An array of vertically directed rocket tubes that were activated visually was employed in a late variant of the Komet. As long as it flew below a bomber whose shadow would activate the missiles, it was good to go. This strategy resulted in the loss of one British Lancaster, although it was a gamble. Those rockets, according to one writer, were also activated by the clouds. Wie ein verrückter Meteorologe fliegten Kommeten über den Himmel in Deutschland, intercepting stratocumulus formations.

A rocket-powered fighter, the Komet is still the only one to have entered service. The Me 163 serves as a lesson in the limitations of emphasizing one feature of a combat plane at the price of all others while achieving speeds unequaled by any other aircraft of its day.

De Lackner, the DH-4 “Aerocycle”

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The Aerocycle is one of those unusual ideas that military engineers often come up with for people navigation, but few are as bizarre as it was.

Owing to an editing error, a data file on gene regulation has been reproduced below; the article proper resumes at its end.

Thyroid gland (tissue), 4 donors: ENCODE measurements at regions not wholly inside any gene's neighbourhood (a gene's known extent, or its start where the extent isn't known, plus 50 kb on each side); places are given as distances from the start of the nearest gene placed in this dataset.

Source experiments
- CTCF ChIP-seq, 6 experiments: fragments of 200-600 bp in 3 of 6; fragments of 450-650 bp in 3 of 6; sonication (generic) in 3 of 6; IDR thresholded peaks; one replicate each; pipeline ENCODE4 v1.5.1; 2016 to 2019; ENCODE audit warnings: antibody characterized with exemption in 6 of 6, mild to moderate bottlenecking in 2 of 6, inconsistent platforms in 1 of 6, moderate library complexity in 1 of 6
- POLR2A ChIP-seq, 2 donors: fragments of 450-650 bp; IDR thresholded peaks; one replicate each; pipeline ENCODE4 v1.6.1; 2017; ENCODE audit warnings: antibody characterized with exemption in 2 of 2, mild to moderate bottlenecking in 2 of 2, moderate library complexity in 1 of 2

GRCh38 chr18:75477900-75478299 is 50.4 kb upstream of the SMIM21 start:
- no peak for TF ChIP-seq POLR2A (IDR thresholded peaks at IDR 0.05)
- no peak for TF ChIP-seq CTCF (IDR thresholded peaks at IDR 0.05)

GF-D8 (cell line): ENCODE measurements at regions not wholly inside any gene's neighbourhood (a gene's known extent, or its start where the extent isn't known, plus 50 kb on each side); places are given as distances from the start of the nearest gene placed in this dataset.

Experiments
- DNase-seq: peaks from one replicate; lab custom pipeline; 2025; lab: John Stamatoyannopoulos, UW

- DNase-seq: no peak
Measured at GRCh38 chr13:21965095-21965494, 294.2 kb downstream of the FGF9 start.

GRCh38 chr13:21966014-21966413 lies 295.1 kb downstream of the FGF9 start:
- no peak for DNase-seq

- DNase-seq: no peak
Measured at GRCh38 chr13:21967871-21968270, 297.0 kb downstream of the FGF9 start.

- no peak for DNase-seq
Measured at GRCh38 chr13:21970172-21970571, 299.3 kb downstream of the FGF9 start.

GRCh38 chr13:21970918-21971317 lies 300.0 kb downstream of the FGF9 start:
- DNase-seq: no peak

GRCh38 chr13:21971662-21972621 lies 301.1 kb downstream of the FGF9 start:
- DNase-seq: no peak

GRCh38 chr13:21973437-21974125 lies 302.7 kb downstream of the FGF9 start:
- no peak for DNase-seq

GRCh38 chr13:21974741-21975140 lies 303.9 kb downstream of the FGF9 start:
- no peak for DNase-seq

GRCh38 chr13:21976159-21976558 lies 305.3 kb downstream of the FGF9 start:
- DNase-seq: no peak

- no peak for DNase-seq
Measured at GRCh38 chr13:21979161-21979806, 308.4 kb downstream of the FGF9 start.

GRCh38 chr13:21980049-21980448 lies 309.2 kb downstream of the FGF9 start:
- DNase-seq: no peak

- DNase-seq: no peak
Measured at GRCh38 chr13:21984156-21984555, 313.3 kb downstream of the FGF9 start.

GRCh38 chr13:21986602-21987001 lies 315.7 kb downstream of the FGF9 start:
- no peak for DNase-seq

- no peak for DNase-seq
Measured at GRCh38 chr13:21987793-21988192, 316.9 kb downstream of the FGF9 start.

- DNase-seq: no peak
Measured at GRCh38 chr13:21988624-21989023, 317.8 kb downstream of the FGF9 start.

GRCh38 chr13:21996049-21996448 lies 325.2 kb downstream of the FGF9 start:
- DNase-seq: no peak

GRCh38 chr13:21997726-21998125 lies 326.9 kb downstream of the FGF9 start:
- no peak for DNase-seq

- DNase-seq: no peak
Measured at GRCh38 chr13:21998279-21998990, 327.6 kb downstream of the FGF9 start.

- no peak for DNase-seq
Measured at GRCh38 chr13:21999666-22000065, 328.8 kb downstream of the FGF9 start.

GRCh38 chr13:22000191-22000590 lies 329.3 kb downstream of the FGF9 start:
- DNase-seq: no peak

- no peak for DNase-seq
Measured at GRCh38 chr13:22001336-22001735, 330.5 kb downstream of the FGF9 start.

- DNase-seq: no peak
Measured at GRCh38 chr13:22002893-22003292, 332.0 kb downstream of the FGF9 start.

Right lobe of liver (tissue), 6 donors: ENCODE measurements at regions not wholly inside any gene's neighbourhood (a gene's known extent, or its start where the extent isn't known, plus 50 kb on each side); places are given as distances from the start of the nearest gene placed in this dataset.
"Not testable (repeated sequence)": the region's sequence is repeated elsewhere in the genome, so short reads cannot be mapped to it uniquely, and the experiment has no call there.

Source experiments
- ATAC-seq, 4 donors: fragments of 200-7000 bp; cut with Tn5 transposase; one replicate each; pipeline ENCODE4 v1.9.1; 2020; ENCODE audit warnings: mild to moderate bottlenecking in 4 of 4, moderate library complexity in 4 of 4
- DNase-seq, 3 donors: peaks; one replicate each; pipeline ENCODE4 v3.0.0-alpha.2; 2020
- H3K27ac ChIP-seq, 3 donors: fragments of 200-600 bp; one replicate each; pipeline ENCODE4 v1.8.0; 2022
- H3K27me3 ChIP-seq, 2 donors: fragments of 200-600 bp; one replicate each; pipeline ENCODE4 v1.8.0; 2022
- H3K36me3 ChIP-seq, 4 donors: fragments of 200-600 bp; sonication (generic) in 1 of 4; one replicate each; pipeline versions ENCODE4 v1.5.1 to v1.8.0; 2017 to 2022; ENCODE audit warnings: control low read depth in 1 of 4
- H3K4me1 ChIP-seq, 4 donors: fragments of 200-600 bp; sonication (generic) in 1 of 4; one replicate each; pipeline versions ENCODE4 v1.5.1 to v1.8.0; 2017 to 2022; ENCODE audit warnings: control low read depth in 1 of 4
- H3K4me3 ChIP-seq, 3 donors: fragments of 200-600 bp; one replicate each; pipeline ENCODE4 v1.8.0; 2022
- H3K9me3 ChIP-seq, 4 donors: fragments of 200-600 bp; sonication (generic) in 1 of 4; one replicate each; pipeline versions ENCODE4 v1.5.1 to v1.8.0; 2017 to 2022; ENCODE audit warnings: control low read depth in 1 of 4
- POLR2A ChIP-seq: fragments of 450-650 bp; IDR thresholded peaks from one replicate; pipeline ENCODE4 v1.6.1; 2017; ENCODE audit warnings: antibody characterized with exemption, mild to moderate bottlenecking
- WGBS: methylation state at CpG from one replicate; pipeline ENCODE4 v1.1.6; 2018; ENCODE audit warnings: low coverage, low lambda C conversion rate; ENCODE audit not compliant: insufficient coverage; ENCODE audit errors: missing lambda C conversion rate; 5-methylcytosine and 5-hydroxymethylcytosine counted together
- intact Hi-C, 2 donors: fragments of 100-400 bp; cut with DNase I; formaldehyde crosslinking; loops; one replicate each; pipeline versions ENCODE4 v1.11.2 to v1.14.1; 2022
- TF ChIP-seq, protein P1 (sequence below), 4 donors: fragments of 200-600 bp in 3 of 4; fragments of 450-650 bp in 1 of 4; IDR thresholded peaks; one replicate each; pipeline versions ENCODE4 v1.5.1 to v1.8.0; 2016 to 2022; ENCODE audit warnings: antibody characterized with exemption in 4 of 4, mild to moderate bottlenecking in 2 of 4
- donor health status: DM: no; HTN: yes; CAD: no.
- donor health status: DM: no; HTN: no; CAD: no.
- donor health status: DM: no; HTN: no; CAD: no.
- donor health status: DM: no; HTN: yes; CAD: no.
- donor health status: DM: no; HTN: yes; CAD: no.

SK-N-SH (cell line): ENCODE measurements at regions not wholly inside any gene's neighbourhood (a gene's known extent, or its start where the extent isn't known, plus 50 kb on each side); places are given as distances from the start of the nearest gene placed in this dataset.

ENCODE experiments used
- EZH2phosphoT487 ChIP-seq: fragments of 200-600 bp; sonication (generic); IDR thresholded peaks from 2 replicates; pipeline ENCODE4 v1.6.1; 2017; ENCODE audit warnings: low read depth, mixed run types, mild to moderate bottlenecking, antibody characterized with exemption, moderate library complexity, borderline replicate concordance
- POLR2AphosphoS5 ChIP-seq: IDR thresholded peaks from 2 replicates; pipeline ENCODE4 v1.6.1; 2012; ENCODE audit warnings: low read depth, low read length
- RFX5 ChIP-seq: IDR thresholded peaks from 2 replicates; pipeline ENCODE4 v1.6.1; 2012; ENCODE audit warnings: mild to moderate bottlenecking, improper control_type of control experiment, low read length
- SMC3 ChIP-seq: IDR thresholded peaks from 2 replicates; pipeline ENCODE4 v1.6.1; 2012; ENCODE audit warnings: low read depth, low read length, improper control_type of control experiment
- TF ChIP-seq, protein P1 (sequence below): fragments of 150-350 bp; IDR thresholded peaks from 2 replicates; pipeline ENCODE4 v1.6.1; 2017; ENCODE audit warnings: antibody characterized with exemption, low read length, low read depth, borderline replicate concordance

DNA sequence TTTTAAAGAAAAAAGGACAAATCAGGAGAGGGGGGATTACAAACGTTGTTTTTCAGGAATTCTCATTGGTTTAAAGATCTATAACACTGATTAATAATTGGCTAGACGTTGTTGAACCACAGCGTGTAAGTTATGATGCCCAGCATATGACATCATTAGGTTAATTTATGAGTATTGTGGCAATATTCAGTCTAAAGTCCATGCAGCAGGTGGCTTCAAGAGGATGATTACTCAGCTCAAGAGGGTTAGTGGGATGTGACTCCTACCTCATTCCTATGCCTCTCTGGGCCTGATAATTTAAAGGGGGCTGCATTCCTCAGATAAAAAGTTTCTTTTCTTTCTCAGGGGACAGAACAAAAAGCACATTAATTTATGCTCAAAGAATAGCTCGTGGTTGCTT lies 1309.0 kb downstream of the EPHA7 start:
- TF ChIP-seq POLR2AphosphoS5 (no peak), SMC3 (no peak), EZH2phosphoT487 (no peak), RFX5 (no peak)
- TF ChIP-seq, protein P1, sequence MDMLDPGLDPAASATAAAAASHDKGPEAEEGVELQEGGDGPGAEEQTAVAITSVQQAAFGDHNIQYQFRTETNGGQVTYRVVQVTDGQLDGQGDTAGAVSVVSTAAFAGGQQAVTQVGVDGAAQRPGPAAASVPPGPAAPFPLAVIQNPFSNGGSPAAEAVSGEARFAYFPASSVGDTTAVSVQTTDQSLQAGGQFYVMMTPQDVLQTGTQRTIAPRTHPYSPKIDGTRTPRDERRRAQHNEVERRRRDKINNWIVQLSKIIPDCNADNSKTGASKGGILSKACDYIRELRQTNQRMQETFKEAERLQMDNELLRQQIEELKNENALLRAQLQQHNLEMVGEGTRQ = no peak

A flying platform developed by De Lackner, the DH-4 “Aerocycle” was the first of many one-man flying vehicles examined by the U.S. Army during the late 1950s and early 1960s. The DH-4 was developed by De Lackner as a private enterprise and first flew in January 1955. Shortly thereafter, the Army ordered 12 ‘off-the-shelf’ models. Initially called YHO-2, it was renamed HZ-1.

One pilot sat on a circular platform, directly above two contra-rotating 15-foot propellers, which were powered by a belt. Three-foot-tall handlebars on the main platform held the engine throttle and a few rudimentary gauges. Secured by safety belts, the pilot stood behind the pedestal and steered his ship by leaning in the direction of travel. An airbag positioned immediately beneath the propellers, together with four smaller bags attached to outrigger bars, was first utilized as the landing gear, but eventually, metal skids were employed.

You’d expect the bag to be able to carry a lot on Aerocycle and it could still balance and operate well. An additional 5-gallon gasoline tank and a lifting line linked to the shaft of the rotor were also to be carried by the craft.

The Aerocycle was tested for the first time in November 1954 and January 1955, and the results were quite promising. In the end, the U.S. Army was happy with the results of its test program. Trials in 1956 were less successful. The rotors churned up pebbles and dirt when they were just over the ground. They were not as easy to fly for inexperienced pilots as had been indicated in earlier tests. Untrained soldiers could not safely operate the craft, it was determined.